The Food System Dashboard, developed by GAIN and Johns Hopkins University in collaboration with iTech Mission, University of Michigan, and Euromonitor, responds to this challenge. It brings together extant data from public and private sources to help decision makers diagnose their food systems and identify all their levers of change and the ones that need to be pulled first. Following presentation of the Food Systems Dashboard, commentators will reflect on data and indicators as well as on implications for developing countries.


  • Jessica Fanzo, Bloomberg Distinguished Associate Professor of Global Food & Agricultural Policy and Ethics; Director for Johns Hopkins Global Food Ethics and Policy Program, Johns Hopkins University (JHU)
  • Lawrence Haddad, Executive Director, Global Alliance for Improved Nutrition (GAIN)


  • Inge Brouwer, Associate Professor of Food and Nutrition Security, Wageningen University & Research, and A4NH Flagship Leader of Food Systems for Healthier Diets

  • Olivier Ecker, Senior Research Fellow, IFPRI
  • Gina Kennedy, Theme leader, Diet Diversity for Nutrition and Health, Bioversity International


  • John McDermott, Director, CGIAR Research Program on Agriculture for Nutrition and Health (A4NH)

Register here

Live webcast and post-event viewing available here

FAO will bolster the scale and scope of its geospatial monitoring toolkit thanks to collaboration with the Japan Aerospace Exploration Agency (JAXA) that will expand the capacity of FAO’s accessible platforms for forestry and land-use assessments

23 January 2020, from 15:00 to 16:00 CET

Register here

Right in the middle of the UN Decade of Action on Nutrition (2016-2025), and as countries make commitments towards achieving UHC, all policy-makers will be confronted with the same question: which interventions should be included in the national health system?

This requires careful prioritization across all potential health interventions and maximizing health outcomes within the available budget. Countries are encouraged to prioritize health interventions that are both cost-effective and serve the poorest and most vulnerable groups first so that no one is left behind.

Many nutrition interventions, including supplementation in pregnancy and food fortification, are highly cost-effective to prevent disease and mortality.

This webinar is organized by the Accelerated Reduction Effort on Anaemia (AREA) Community of Practice (CoP).

More information available here.

The nutrition challenges facing the world of today are daunting. One out of three people suffers from at least one form of malnutrition, and current trends suggest this may increase in the coming years. Every country in every region in the world is affected. The causes of malnutrition are multisectoral, and so reaching global and national goals requires addressing numerous underlying and structural factors as well as securing the concerted attention of a broad range of actors.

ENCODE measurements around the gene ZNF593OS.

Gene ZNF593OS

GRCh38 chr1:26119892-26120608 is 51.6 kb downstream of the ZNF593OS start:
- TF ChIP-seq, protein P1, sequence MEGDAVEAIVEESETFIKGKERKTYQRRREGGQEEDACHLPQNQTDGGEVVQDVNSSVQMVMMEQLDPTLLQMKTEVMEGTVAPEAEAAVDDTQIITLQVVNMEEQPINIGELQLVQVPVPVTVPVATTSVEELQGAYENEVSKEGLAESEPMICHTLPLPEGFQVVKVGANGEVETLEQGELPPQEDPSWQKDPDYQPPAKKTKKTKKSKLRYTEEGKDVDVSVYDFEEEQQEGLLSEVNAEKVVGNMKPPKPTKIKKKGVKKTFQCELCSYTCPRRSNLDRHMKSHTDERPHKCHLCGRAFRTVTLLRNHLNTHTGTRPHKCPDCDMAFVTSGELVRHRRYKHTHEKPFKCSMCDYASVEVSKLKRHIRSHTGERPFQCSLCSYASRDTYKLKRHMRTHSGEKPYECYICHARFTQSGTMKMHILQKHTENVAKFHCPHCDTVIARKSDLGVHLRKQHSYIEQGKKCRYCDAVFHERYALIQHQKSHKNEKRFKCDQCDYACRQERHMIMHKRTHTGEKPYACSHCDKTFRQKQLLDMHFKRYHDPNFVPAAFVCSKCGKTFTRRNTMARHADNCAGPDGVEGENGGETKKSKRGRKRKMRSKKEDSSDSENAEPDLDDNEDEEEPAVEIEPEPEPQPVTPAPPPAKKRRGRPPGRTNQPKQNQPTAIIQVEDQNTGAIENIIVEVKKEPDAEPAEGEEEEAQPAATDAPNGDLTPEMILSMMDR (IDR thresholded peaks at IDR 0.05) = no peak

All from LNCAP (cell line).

Although the multisectoral nature of nutrition is well known, how nutrition is affected by linkages across the rural–urban continuum is not. Increased attention to the impact of changes in food systems, urbanization and rural transformation has highlighted the importance of territoriality and urban governance in addressing nutrition. Nutritionists now need to better understand how urban–rural linkages shape the factors that affect nutrition (factors that are often embedded in complex, non-health-related systems) and how these broader policies and programs are designed and governed.

This paper provides, first, an overview of nutrition and the urban–rural context and how, in general terms, this relates to integrated territorial governance and development. The discussion is then situated in the context of the global development agenda, particularly initiatives dealing with nutrition, urban settlements and urban–rural linkages. The paper then explores how the Guiding Principles for Urban–Rural Linkages (URL-GP) and Framework for Action (FfA) developed by UN-Habitat relate to nutrition actions. Recognizing that the links between urban-rural linkages are not direct, but mediated by other systems and factors, and noting that experiences with applying a territorial  approach to nutrition policies and programs are still limited, the paper concludes by outlining initial steps towards promoting more integrated territorial planning for nutrition, while also encouraging further thinking, initiatives and research in this direction.

The paper has been translated in all 6 UN official languages; pre-design language versions will become available in the week of 10-14 February.